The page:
Man on Wire

I love that feeling of sitting down to watch a film with no expectations. I especially love that feeling when the film turns out to be incredibly moving, funny and completely awe inspiring.

Man on Fire is the academy award winning documentary about Phillipe Petit, a french tight-rope walker, unicyclist, magician and pantomime artist who in 1974 stepped out on a wire illegally rigged between New York's Twin Towers without a net.

The whole idea of illegally tight rope walking a 43m gap at 1,368 ft is unbelieavable, yet watching the film you are totally enthralled by Petit's enthusaism, personality and ambition. He is an incredible performer and it is not just the walk that makes the film so compelling but also his storytelling and the supporting stories from his friends, especially Annie Allix and Jean-Louis Blondeau.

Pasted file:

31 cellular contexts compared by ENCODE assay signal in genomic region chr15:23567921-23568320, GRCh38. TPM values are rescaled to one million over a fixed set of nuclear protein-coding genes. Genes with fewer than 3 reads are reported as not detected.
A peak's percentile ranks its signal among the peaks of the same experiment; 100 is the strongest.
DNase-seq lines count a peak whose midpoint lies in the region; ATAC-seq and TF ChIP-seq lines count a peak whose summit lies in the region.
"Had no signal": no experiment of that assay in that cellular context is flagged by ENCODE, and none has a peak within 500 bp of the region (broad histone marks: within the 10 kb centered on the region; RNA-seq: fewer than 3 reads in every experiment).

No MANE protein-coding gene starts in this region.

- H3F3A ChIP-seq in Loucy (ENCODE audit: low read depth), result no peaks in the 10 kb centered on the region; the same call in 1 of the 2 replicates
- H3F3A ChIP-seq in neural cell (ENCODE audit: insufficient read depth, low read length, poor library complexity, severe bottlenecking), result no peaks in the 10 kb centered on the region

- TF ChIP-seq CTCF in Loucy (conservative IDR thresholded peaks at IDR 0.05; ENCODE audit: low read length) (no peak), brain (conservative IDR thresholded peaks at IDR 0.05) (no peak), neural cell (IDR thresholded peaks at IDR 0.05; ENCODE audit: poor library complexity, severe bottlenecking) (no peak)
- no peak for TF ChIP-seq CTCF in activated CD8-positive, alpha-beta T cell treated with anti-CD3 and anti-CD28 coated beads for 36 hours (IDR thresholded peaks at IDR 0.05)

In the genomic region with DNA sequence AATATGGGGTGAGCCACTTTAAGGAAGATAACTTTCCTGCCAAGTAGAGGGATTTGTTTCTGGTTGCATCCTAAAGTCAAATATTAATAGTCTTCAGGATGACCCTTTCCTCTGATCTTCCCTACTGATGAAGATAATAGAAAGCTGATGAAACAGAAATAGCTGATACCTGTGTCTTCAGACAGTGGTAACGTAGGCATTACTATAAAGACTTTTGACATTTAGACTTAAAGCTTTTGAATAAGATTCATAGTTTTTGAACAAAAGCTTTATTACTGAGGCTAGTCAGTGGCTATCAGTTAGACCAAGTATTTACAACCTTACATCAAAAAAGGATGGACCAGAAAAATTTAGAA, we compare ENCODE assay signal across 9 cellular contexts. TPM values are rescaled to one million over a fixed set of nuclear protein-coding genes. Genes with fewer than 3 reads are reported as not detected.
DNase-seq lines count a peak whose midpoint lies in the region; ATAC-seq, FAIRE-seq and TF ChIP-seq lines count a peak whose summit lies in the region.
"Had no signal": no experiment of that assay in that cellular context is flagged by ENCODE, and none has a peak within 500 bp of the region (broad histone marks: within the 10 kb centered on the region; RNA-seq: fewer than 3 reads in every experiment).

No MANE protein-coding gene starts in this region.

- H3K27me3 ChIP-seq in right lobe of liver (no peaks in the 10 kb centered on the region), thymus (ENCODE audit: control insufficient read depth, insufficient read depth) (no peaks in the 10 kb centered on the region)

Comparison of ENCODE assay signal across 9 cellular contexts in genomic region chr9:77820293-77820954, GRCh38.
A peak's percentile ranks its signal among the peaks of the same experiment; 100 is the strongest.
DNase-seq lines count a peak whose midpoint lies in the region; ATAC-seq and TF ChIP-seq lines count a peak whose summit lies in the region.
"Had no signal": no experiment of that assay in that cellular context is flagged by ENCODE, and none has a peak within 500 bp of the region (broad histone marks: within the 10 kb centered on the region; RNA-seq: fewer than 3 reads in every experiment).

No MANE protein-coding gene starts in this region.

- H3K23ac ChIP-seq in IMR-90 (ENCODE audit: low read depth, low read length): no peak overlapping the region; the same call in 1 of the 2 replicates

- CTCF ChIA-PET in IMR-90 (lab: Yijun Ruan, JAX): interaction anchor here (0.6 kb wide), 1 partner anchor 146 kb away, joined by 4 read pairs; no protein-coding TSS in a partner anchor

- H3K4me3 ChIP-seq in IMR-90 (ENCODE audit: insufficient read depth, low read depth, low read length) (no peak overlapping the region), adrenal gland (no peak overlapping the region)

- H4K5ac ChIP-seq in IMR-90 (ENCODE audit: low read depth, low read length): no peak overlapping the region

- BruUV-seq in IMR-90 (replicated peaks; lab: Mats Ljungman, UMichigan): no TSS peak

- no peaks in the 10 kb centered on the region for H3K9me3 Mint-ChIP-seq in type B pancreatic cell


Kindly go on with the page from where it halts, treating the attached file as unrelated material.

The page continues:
The fact that he is so genuine and has no reason to perform such an act other than the fact that we wants to drives the story along and when the task is completed and Annie Allix is crying at the memory of something so beautiful, you feel like you have been part of something incredibly special, not just because of the story, but because of the people.